The Bank of Southeastern Connecticut, whose headquarters are to be located at 15 Masonic St. in New London (above), will open in October if all goes according to plan.

A New London de novo bank hopes to open within two months now that it has received approval from the Federal Deposit Insurance Corp. A building is ready and some staff has been hired for The Bank of Southeastern Connecticut, which will open in October as long as approval from the Federal Reserve Bank and the state Department of Banking arrives by then.

Now that the first hurdle is out of the way, bank organizer Michael Ciaburri believes the remaining two – the Fed and Department of Banking approvals – are more or less a sure thing since the FDIC approved the bank.

“[The approvals] are all tough to get, but [the agencies] all kind of work in concert with each other,” he said. “Getting the FDIC approval was clearly the key.”

The state Department of Banking has granted the bank temporary approval, but doesn’t grant final approval until the holding company has put capital into the new bank, which hasn’t yet happened, although the money has been raised, according to Ciaburri.

The Bank of Southeastern Connecticut will be the first de novo bank to open in Connecticut this year. If the process gets held up and the bank doesn’t open in October, it will almost certainly open later in the fourth quarter of this year, according to Ciaburri. In addition, three other de novos hold temporary charters from the state and could open sometime this year, and one other recently applied for a temporary charter and is waiting to hear back from the state.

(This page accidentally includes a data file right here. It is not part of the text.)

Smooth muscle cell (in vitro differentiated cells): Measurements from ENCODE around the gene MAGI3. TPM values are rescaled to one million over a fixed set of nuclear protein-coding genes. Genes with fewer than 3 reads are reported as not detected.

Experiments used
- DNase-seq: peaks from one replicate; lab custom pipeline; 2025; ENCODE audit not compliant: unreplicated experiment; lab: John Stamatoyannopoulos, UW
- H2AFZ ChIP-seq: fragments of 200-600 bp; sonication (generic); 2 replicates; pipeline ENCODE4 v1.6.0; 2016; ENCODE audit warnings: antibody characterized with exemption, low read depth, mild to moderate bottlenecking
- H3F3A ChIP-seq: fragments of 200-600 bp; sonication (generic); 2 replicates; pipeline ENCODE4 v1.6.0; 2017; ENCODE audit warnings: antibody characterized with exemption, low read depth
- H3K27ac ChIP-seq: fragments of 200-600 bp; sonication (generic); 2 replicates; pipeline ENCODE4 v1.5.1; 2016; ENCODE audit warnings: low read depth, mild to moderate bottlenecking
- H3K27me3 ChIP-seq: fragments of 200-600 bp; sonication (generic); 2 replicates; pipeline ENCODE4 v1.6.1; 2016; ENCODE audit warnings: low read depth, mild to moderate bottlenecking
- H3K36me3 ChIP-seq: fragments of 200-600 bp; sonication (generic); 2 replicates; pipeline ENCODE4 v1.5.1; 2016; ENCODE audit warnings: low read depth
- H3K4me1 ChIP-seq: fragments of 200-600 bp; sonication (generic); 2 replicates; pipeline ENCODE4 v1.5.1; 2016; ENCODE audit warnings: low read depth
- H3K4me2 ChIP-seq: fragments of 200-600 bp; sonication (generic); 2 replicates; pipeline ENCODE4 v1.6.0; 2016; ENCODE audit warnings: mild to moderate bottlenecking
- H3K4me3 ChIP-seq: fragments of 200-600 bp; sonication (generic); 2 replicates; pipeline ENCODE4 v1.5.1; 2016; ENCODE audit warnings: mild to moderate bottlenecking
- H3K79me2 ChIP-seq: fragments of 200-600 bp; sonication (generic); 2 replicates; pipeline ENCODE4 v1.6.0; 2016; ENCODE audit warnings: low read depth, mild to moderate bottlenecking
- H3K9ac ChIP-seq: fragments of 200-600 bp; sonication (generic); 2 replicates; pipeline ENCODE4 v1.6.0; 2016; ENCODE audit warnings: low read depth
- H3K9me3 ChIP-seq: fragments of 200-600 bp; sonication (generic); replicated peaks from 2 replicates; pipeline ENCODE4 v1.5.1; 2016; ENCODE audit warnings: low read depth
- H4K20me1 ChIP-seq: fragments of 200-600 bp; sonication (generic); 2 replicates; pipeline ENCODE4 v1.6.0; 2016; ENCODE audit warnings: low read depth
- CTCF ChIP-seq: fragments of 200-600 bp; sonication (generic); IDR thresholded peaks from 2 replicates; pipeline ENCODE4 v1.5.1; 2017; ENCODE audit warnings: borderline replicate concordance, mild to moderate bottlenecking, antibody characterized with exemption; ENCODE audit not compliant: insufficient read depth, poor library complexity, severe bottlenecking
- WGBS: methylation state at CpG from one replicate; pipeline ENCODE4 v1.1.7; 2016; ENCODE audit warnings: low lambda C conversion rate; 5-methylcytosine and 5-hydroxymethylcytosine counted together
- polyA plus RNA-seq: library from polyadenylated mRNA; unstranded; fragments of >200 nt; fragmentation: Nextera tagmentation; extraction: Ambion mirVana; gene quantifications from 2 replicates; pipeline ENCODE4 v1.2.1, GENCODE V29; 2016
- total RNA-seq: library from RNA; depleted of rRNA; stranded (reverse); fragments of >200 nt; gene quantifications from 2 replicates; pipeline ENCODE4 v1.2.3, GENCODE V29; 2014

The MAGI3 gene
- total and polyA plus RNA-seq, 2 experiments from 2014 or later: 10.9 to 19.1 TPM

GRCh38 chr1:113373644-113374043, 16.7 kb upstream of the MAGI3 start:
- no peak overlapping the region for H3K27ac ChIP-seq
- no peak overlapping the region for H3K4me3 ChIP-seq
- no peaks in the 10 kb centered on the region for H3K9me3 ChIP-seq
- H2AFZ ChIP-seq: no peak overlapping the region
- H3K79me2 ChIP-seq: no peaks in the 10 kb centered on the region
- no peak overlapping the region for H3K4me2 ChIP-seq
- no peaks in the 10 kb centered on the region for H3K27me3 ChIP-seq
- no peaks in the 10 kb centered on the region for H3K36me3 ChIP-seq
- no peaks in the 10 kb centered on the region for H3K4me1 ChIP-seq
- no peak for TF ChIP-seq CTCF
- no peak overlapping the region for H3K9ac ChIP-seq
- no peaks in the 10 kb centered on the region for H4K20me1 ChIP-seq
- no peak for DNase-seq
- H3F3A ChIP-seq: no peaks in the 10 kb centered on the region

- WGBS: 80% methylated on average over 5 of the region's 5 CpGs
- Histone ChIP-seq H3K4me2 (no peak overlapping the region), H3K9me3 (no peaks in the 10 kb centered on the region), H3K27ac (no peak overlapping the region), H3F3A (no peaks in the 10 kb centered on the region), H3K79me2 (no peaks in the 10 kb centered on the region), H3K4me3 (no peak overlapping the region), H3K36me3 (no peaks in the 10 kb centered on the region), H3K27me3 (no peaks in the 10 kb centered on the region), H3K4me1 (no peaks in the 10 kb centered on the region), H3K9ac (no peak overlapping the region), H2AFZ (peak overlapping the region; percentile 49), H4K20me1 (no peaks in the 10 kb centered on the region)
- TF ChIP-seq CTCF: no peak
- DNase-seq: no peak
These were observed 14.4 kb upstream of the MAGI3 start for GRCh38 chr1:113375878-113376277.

The Bank of Southeastern Connecticut is the second effort by its organizers. Nearly four years ago, Ciaburri and his father, Joseph Ciaburri, started The Bank of Southern Connecticut, a successful New Haven institution, and its holding company, Southern Connecticut Bancorp. Michael Ciaburri is the president and chief operating officer of the Bancorp, which is also the holding company for The Bank of Southeastern Connecticut. That organizational design is why the new bank needs Fed approval, and is also why Ciaburri believes it will become profitable faster than the first bank.

Although The Bank of Southeastern Connecticut has its own charter and is its own bank, being a subsidiary of the holding company allows it to function more like a branch by essentially having the back office run out of New Haven. When it opens, the new bank will employ six people, including the president.

“They’re not going to have the expenses to start like we did back with the Bank of Southern Connecticut,” Ciaburri said.

With a small staff like the bank will have, there will not be the overhead associated with most de novo banks, he said.

‘Good to Go’

The bank’s organizers have hired two experienced employees to lead The Bank of Southeastern Connecticut.